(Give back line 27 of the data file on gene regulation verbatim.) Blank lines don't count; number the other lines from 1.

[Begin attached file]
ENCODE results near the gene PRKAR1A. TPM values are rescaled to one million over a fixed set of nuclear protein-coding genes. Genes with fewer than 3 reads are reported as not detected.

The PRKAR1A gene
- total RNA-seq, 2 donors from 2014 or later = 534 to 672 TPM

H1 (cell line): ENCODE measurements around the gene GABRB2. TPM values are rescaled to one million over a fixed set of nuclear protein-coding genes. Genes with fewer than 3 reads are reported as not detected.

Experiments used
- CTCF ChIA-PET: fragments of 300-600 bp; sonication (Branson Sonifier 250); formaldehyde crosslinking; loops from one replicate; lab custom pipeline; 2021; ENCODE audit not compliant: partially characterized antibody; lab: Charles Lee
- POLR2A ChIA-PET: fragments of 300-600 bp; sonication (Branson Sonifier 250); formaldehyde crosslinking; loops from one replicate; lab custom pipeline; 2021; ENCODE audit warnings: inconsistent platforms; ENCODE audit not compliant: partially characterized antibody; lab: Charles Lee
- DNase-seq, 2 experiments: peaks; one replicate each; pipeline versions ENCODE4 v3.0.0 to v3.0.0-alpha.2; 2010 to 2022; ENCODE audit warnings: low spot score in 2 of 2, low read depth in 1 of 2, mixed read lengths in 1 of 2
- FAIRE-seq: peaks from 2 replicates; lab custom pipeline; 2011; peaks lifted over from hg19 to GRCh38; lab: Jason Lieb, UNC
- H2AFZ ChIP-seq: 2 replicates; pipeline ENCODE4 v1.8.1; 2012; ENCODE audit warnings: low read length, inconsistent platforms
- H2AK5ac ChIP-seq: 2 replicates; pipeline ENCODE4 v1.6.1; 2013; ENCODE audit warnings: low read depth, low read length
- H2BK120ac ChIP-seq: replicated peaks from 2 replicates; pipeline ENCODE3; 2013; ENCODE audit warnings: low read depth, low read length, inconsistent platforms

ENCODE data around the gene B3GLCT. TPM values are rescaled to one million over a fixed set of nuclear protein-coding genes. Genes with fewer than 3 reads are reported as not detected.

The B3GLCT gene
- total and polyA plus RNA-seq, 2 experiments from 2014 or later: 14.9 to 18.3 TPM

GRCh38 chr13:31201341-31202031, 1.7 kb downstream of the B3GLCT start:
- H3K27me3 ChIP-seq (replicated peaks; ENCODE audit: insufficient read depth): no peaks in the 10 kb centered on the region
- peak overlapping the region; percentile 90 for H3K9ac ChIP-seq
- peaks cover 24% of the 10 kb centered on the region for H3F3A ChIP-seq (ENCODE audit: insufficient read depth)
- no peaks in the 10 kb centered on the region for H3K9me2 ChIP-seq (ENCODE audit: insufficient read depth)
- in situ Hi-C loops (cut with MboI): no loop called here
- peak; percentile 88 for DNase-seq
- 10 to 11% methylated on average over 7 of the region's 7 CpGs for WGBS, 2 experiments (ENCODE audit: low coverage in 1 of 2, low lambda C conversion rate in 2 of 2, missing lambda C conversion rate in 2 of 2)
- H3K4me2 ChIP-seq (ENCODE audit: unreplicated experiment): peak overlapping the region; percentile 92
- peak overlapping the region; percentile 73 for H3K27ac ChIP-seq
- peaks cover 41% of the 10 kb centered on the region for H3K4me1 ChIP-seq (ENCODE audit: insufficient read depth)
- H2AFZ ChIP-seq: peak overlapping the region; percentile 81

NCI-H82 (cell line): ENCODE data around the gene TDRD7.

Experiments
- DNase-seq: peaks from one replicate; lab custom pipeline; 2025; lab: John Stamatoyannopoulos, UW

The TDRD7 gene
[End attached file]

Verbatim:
- H2AFZ ChIP-seq: peak overlapping the region; percentile 81